Session 14A.6 Case studies of katabatic wind in Coats Land, Antarctica

Thursday, 12 June 2008: 2:45 PM
Aula Magna Vänster (Aula Magna)
Hanneke Luijting, University of East Anglia, Norwich, United Kingdom; and I. A. Renfrew, P. S. Anderson, and J. C. King

Presentation PDF (247.2 kB)

The ice cap of Antarctica loses heat due to radiative cooling at the surface, which then cools the overlying atmospheric boundary layer. The resulting (dense) layer of cold air will accelerate down the slope in response to a down-slope buoyancy force. These katabatic winds play a key role in the Antarctic surface wind regime.

The UKMO Unified Model (UM) version 6.1 has been used to simulate several case studies of katabatic wind situations in Coats Land, Antarctica. This region is located on the eastern shore of the Weddell Sea, and consists of the Brunt Ice Shelf and the adjoining continent to the south. Slopes are modest (5% at most), and katabatic winds are moderate (typically observed to be 7.5 m s-1 at the steepest part of the slope). Simulations of two case studies will be presented: from the 21-24 February 2002 (an Antarctic summer case) and 14 August 2003 (an Antarctic winter case). A large domain with a resolution of 12 km was run, followed by a one-way nested 4 km resolution domain centered on Halley research station. This setup made it possible to compare the model results to measurements from four Automatic Weather Stations (AWS's) as well as from an autonomous Doppler sodar wind profiling system, providing rare remotely sounded ABL wind profiles on the slope near Halley.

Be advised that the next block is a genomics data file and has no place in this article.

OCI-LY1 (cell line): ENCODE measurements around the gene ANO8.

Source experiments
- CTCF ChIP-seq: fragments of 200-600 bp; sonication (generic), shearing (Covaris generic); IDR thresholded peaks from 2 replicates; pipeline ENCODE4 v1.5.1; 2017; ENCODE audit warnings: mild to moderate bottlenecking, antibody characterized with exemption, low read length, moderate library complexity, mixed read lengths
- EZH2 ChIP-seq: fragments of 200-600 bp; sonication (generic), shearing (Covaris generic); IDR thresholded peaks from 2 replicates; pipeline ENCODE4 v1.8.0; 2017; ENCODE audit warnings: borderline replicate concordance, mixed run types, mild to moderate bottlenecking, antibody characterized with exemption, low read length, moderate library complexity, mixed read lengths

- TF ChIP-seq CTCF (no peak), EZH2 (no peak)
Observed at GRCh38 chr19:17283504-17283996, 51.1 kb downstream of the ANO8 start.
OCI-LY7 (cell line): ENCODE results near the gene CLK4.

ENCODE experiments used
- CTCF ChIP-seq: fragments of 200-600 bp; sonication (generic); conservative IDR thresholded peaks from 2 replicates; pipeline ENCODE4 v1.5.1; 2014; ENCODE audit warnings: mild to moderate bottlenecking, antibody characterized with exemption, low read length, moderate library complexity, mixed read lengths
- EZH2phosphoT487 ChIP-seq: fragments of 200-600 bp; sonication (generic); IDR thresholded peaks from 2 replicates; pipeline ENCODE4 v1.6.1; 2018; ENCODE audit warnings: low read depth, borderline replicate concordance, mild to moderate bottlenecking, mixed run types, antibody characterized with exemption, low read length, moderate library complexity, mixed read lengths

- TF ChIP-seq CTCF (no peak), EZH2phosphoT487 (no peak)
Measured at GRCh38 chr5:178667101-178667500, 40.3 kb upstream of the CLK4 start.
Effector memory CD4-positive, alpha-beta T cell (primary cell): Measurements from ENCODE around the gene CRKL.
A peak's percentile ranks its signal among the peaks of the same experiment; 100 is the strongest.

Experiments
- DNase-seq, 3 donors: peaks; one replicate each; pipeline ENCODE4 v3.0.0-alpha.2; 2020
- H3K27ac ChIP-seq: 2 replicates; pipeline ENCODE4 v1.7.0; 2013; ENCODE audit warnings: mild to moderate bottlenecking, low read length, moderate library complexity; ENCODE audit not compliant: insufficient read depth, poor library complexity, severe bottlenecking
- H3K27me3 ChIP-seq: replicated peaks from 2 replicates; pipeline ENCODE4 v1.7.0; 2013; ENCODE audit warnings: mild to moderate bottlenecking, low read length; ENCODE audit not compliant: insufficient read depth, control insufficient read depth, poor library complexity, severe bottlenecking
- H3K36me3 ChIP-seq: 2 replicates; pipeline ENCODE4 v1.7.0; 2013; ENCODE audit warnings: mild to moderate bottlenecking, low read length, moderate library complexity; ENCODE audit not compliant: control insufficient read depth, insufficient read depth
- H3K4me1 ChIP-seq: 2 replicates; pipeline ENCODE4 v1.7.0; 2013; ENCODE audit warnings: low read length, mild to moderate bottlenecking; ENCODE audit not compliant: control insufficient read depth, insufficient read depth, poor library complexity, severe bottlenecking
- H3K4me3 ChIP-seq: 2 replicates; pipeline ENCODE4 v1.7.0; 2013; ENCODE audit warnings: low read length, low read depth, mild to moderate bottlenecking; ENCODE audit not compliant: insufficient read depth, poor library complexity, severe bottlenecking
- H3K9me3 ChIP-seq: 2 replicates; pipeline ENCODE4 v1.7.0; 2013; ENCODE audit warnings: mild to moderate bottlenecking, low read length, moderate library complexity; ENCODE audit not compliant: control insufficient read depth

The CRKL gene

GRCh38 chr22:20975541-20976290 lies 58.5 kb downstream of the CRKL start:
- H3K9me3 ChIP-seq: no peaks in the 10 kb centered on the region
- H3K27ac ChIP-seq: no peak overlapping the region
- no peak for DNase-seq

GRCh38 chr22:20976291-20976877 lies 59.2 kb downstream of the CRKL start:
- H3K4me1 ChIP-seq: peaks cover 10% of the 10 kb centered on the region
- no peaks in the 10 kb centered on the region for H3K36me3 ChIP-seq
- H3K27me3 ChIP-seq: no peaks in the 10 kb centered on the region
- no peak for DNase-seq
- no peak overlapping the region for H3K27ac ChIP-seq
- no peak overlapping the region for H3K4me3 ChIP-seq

Initial results from the 4 km winter simulation are in reasonable agreement with observations. The model is able to simulate the katabatic flow along the slope, though wind speeds are often lower than those observed. The model also shows too cold surface temperatures over the ice shelf.

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